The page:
by Timothy Robson
Christa Rakich, currently Visiting Professor of Organ at Oberlin Conservatory, played an intriguing and unusual program on Sunday afternoon at Holy Trinity Lutheran Church in Akron. The concert was presented in a “hybrid” format for an in-person as well as an at-home audience.
I watched the live stream from my home computer. There were a few technical glitches, including titles being displayed for the wrong pieces, but the camera work was clear and varied, with some still photos interspersed from inside the pipe chambers of the four-manual Berghaus organ. The sound was excellent coming through my Sennheiser headphones.
The only selection that came close to being a “standard” was J.S. Bach’s Canonic Variations on “Vom Himmel hoch, da komm’ ich her.” The rest of the program comprised 20th- and 21st-century pieces, several by women composers, and others commissioned by Rakich.
David Arcus’s 2003 Variations on “Besançon” (a French tune often sung to the Advent text, “People look East”) opened the program in a mélange of styles. Some variations are simple, while others are harmonically adventurous. It ends with a stylish fugue and French-style toccata with manual flourishes and melody thundering out in the pedals.
The Christmas-in-October theme continued with Bach’s Vom Himmel hoch variations, one of Bach’s contrapuntal masterpieces. Each one is in the form of a canon. As the variations progress, the canons become increasingly complex and the counterpoint more esoteric. Rakich made these exceedingly difficult movements flow as if they were simple, with well-chosen registrations.
Johanna Senfter (1879-1961) was a favorite pupil of German composer Max Reger. The first of Senfter’s Three Chorale Preludes is also based on Vom Himmel hoch, but in a vastly more Romantic style — a pastorale in gently rocking triple meter. In dulci jubilo sets the tune in long notes, surrounded by chromatic counterpoint based on each phrase of the Christmas song. The final prelude, Puer natus in Bethlehem, is dense, highly chromatic, and dissonant, at times verging on atonal.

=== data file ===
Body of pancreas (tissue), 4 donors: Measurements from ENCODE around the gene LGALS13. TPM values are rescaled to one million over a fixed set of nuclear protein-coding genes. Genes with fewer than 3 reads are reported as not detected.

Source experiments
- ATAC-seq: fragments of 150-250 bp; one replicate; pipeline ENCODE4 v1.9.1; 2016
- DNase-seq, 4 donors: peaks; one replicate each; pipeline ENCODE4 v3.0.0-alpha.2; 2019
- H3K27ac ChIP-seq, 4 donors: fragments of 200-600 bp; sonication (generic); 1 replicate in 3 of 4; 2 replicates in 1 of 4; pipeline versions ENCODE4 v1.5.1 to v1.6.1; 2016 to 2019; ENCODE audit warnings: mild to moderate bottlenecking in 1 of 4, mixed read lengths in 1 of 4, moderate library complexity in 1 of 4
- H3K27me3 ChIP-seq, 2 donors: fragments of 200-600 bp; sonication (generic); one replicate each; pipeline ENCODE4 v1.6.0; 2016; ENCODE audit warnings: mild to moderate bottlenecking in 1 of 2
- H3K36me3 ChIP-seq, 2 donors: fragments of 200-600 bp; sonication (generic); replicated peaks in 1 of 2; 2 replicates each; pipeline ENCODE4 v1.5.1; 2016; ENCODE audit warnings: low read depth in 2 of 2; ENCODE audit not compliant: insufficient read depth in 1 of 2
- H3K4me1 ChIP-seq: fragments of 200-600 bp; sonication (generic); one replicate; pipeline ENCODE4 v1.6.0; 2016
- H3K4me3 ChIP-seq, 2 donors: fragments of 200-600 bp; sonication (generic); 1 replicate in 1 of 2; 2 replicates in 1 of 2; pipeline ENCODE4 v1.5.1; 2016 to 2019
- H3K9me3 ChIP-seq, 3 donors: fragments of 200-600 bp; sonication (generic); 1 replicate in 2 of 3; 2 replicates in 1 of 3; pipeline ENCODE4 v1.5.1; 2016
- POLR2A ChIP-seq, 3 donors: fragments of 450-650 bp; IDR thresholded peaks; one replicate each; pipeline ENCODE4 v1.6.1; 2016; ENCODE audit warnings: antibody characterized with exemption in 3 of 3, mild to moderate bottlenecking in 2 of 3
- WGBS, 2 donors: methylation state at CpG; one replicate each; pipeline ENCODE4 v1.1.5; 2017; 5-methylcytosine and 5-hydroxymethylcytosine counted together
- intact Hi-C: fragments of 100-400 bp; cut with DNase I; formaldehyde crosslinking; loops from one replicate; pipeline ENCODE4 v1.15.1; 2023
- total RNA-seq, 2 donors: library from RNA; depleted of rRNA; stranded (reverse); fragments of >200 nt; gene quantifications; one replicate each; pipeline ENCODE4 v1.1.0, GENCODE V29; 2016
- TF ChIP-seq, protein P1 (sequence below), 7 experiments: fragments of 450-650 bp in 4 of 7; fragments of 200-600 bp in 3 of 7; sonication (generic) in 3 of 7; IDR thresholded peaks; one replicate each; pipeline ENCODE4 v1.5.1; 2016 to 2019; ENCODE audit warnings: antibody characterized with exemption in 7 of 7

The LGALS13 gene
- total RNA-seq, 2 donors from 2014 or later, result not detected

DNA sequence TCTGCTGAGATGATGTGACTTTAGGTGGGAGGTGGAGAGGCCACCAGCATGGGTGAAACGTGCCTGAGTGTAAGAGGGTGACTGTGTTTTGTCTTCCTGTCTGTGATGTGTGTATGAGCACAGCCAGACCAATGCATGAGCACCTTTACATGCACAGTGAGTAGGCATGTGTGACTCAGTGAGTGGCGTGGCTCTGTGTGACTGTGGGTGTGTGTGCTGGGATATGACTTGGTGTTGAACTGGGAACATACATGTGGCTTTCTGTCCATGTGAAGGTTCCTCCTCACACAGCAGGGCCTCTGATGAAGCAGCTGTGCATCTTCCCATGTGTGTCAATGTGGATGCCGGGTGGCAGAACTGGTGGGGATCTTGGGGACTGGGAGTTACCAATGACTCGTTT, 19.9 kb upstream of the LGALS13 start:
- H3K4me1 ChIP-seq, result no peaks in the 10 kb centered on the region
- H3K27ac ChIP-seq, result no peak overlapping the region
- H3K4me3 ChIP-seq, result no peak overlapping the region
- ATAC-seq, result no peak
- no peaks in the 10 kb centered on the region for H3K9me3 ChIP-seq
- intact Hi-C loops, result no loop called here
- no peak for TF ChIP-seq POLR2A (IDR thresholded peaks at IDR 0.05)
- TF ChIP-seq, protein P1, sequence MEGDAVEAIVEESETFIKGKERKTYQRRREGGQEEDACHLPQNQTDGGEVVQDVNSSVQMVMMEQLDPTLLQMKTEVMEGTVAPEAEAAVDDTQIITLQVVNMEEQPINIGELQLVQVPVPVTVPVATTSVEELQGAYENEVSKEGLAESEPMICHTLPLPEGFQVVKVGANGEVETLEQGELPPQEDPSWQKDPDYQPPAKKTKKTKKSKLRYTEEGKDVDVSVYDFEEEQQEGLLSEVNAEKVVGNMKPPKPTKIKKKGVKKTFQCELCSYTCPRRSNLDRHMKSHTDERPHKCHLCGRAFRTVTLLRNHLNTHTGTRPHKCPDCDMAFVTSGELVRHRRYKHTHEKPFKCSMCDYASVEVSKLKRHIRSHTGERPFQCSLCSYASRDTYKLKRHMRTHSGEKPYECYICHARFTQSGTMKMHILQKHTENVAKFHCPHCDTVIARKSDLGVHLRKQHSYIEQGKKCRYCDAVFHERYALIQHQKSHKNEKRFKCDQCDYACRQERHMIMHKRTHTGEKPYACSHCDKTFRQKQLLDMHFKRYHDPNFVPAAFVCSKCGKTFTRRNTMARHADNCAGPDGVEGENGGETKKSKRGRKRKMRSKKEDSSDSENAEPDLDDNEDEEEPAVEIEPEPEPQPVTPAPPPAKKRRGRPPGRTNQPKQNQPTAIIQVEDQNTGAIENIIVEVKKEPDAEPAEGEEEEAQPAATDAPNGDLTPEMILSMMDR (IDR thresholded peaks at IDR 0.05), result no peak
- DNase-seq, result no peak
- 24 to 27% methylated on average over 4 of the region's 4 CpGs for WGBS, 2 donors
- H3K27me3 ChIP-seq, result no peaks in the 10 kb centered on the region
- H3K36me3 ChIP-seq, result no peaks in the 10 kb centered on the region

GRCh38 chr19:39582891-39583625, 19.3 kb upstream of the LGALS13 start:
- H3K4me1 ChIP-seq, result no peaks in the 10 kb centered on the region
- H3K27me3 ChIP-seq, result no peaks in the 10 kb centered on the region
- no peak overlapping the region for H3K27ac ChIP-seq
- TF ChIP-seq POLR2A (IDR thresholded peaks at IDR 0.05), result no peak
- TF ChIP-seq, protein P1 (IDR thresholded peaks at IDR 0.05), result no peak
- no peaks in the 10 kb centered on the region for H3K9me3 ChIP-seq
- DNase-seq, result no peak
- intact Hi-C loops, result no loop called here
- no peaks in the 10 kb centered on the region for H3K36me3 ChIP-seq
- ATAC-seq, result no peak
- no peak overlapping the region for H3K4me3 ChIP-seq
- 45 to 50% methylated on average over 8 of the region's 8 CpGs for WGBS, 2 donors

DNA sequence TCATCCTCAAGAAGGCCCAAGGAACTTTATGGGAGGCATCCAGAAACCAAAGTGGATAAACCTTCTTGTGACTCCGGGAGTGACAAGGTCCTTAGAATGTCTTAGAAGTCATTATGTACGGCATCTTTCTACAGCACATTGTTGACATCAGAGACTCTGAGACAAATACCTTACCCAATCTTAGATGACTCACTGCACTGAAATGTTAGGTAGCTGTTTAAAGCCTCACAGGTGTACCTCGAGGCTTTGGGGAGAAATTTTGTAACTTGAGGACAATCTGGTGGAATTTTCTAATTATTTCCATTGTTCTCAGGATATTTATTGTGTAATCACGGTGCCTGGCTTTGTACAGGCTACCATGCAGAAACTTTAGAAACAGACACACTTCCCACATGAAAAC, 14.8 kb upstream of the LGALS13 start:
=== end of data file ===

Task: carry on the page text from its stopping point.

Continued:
French pedagogue and sometime organist Nadia Boulanger’s Trois piéces (1911) are having “a moment” in Northeast Ohio. After being virtually unknown, they have now received two performances in the last few weeks. (Nicole Keller recently played them in concert at Trinity Cathedral.) I found myself admiring the craftsmanship of these substantial works more than their musical inspiration. They are well-designed, melodic, and the musical materials are thoroughly developed, but despite Rakich’s committed and expert performance, Boulanger’s music itself just never took flight.
The organist contributed her own recent Hommage à Gershwin: Quodlibet on “Slane” to the program. It is a lazy, sensuous mashup of Gershwin’s Porgy and Bess hit “Summertime” and the Irish hymn tune “Slane” (often sung to the words, “Be Thou My Vision”). The dense, lush registration on soft flutes and string stops made for a surreal experience, especially when the “Summertime” melody itself makes an appearance in the second half of the piece. We can assume that the composer gave an authoritative performance.
Margaretha Christina de Jong (b. 1961) was commissioned by Christa Rakich to compose a “Catholic” piece, and the Dutch composer accepted her suggestion of the 11th-century Latin hymn Salve Regina as a theme. In the Fantasia on “Salve Regina,” the tune is freely developed, sometimes deconstructed phrase by phrase. At other times it appears in toto, expressing the voluptuous text in praise of the Virgin Mary. The overall feeling is one of high emotion, expressed within the bounds of modal tonality. The fantasia seemed like a 21st-century counterpart to the chant improvisations of French organist/composer Charles Tournemire. De Jong’s piece deserves to be taken up by other performers.
The concert ended with American composer James Woodman’s 2003 Sonata in Sea: Cape Cod, a delightful three-movement suite depicting scenes on the Massachusetts cape. The shipping port Barnstable is portrayed with bustling movement and officious fanfares. Wellfleet provides a mesmerizing view of the waves lapping on the beach. And Provincetown is represented by a riotous concoction that combines the English Renaissance song “John Come Kiss Me Now” with the sturdy Navy hymn “Eternal Father, Strong to Save.” The juxtaposition of the secular with the staid and sacred was hilarious.
Christa Rakich’s playing throughout the recital was solid and musically satisfying, and her dedication to music of our own time is laudable. With its variety and color, it was the sort of program that was brilliant for a video event — undoubtedly successful in person as well.
Published on ClevelandClassical.com October 6, 2020
Click here for a printable copy of this article